With a couple of secondary exceptions, Winning Time keeps the real names for all of its participants, and Borenstein’s instinct is to foreground his characters’ myriad warts. The assumption is that the core audience already knows Jerry West as a Hall of Famer and The Logo, so the revelation comes from seeing his moments of myopic rage and self-flagellation, embodied with colorful Rust Belt vernacular but real empathy by Clarke. Buss is a boozy, womanizing buffoon, with Reilly carefully seeding hints of genius in his boyish enthusiasm. Isaiah absolutely nails Magic’s charismatic smile and sing-song cadences, winning enough to offset Borenstein’s interest in his innocent and less-than-innocent youthful missteps — like how Magic’s “giving” personality is illustrated through several graphic cutaways of him performing oral sex on women who aren’t his future wife Cookie (Tamera Tomakili).
Whether it’s Kareem’s aloof spirituality and stoicism, Bird’s bumpkin profanity, Spencer Haywood’s (Wood Harris) surly intensity, assistant coach Paul Westhead’s (Jason Segel) nerdy discomfort or player-turned-announcer-turned-coach Pat Riley’s (Adrien Brody) perpetual inferiority complex, there are few generous depictions here, probably to the benefit of the performances.
Much of the series is in boardrooms and bedrooms, where strategy and business decisions are being debated. McKay, working in a mode that blends the documentary-style intimacy of the Succession pilot and the Complex Concepts for Dummies explainer style of The Big Short, works to put viewers in the middle of these conversations and to spell things out when needed. The quantity and quality of aesthetic flourishes vary from episode to episode, and it isn’t always clear when the cinematographers switch from emulating 8mm and 16mm film stock or early VHS video and other affectations that create the fun impression of a visual collage without really adding anything more tangible than contagious glee.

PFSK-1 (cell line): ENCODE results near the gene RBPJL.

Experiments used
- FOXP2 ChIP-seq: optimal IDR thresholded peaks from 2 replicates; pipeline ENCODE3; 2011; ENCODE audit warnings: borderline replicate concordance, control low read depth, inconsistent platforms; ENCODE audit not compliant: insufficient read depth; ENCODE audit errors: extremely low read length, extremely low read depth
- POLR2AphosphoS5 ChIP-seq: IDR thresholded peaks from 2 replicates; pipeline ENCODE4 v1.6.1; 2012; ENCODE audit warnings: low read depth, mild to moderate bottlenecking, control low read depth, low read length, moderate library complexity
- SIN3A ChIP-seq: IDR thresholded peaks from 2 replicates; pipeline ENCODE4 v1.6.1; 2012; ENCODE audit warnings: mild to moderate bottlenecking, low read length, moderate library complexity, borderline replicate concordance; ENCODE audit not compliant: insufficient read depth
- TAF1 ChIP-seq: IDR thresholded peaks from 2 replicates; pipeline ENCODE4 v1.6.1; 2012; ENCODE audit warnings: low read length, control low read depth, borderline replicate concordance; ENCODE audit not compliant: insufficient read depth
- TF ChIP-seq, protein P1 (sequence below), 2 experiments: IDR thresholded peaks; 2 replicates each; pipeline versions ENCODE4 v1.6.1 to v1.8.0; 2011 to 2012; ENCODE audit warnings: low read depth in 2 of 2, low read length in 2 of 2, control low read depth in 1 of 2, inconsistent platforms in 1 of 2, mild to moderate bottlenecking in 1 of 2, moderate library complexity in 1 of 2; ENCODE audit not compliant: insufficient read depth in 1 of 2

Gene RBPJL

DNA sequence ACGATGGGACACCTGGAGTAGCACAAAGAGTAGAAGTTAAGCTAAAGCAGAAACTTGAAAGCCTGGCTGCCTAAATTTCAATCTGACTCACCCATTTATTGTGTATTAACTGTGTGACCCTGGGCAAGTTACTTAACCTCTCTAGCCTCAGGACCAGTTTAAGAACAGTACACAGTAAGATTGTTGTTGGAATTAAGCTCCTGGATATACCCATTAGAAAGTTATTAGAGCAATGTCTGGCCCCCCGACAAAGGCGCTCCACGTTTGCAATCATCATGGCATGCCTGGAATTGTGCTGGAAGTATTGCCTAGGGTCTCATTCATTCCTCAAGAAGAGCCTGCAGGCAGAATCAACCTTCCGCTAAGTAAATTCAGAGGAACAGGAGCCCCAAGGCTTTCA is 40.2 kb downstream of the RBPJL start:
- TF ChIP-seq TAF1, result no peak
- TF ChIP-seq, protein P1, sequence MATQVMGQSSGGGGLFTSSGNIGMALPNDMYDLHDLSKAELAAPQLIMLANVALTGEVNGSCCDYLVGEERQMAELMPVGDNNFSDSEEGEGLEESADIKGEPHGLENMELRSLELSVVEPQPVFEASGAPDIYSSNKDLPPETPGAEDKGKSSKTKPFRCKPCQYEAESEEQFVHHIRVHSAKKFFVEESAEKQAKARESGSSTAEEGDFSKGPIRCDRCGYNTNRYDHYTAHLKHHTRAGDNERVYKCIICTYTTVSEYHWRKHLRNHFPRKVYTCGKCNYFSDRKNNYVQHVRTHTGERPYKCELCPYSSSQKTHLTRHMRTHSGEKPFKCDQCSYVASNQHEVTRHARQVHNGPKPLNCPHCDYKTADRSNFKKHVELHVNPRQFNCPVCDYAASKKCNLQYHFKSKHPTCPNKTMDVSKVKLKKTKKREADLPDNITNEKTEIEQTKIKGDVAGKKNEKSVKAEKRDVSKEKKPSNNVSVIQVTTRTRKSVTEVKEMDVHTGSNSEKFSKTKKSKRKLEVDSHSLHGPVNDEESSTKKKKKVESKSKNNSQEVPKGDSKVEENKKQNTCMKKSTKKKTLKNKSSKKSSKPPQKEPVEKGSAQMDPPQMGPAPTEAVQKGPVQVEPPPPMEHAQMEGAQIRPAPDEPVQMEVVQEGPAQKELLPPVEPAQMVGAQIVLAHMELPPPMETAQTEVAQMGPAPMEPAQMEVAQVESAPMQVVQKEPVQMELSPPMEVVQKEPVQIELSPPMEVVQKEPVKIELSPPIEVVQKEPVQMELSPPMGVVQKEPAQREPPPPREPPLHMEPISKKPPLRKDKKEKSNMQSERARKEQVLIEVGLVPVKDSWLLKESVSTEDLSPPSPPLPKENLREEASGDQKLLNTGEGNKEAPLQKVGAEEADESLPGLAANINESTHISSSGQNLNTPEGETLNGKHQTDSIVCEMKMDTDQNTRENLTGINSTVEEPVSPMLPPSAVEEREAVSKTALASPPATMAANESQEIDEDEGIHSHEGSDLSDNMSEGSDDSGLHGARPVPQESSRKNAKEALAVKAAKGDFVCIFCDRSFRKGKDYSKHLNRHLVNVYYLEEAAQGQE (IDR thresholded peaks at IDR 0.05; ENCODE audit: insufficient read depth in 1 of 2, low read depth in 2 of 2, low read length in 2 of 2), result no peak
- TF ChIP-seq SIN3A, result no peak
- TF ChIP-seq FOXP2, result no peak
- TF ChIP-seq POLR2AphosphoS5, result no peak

I loved the specificity of the period sports references and names — expect confusion at all of the Jacks (Kent Cooke, McKinney, Nicholson) and Jerrys (West, Buss, Tarkanian) — and their role in a transitional NBA, and I laughed at most of the snippets of dramatic irony as the series winks at viewers’ awareness of things like Pat Riley’s trademark slicked hair or the racial motivations of introducing the three-point line. These are pell-mell nods that help you forget that, through eight episodes, Winning Time has made it as far as spring 1980 — meaning that Magic’s HIV diagnosis, which starts the series and represents the end of the Showtime era, could be seven or eight seasons away.